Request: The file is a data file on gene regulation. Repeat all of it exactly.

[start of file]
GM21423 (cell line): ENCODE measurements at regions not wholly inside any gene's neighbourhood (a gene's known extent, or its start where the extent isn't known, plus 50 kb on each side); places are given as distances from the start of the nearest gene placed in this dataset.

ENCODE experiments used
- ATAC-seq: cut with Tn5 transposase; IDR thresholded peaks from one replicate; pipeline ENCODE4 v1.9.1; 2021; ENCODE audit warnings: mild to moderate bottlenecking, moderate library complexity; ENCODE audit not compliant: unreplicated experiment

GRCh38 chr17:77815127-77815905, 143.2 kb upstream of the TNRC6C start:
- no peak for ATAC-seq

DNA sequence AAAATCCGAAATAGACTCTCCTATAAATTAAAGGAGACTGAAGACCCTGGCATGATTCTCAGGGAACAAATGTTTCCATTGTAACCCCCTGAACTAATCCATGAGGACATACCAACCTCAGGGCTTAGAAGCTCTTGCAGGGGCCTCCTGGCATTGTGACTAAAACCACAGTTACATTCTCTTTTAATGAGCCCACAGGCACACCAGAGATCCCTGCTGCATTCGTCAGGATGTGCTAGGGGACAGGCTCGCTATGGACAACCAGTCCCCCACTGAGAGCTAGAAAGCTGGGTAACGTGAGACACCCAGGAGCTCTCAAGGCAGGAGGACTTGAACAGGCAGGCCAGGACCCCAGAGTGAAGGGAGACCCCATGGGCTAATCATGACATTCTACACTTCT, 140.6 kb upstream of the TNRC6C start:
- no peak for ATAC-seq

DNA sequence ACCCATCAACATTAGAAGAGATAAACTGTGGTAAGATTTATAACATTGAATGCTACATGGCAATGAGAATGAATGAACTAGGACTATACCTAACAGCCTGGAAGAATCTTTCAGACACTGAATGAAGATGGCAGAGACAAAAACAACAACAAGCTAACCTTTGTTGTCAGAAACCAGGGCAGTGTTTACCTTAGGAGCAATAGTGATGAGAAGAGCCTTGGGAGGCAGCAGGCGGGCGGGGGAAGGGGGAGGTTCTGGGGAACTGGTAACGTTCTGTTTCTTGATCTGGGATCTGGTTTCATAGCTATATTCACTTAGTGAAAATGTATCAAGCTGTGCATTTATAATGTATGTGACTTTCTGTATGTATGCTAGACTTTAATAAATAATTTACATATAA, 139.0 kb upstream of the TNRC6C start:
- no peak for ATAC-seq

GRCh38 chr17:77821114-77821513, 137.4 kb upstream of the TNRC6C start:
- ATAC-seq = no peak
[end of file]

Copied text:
GM21423 (cell line): ENCODE measurements at regions not wholly inside any gene's neighbourhood (a gene's known extent, or its start where the extent isn't known, plus 50 kb on each side); places are given as distances from the start of the nearest gene placed in this dataset.

ENCODE experiments used
- ATAC-seq: cut with Tn5 transposase; IDR thresholded peaks from one replicate; pipeline ENCODE4 v1.9.1; 2021; ENCODE audit warnings: mild to moderate bottlenecking, moderate library complexity; ENCODE audit not compliant: unreplicated experiment

GRCh38 chr17:77815127-77815905, 143.2 kb upstream of the TNRC6C start:
- no peak for ATAC-seq

DNA sequence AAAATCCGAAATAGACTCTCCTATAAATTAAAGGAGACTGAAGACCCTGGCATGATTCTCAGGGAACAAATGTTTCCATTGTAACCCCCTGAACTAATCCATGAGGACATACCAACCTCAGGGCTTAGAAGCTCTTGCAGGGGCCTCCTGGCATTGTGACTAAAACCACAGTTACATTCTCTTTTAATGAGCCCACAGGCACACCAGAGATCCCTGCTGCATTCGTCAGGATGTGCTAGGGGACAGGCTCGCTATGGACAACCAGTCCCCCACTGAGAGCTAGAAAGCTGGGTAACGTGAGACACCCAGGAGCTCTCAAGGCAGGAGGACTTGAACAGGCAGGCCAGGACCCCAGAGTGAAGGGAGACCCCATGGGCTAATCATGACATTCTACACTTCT, 140.6 kb upstream of the TNRC6C start:
- no peak for ATAC-seq

DNA sequence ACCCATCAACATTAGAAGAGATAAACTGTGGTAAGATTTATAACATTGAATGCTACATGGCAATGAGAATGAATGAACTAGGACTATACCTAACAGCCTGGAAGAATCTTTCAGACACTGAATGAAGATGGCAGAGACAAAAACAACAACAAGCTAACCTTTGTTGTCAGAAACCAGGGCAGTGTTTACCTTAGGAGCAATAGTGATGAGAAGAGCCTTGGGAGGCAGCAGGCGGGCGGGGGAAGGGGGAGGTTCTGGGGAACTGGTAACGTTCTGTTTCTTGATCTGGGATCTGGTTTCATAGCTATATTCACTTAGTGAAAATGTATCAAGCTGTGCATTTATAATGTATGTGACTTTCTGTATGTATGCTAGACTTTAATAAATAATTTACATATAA, 139.0 kb upstream of the TNRC6C start:
- no peak for ATAC-seq

GRCh38 chr17:77821114-77821513, 137.4 kb upstream of the TNRC6C start:
- ATAC-seq = no peak